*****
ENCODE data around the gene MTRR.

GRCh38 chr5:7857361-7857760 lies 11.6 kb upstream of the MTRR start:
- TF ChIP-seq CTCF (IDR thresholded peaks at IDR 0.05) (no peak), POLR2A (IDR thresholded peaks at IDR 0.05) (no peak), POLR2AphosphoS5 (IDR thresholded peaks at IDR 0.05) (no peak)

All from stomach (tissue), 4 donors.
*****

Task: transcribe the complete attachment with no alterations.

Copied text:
ENCODE data around the gene MTRR.

GRCh38 chr5:7857361-7857760 lies 11.6 kb upstream of the MTRR start:
- TF ChIP-seq CTCF (IDR thresholded peaks at IDR 0.05) (no peak), POLR2A (IDR thresholded peaks at IDR 0.05) (no peak), POLR2AphosphoS5 (IDR thresholded peaks at IDR 0.05) (no peak)

All from stomach (tissue), 4 donors.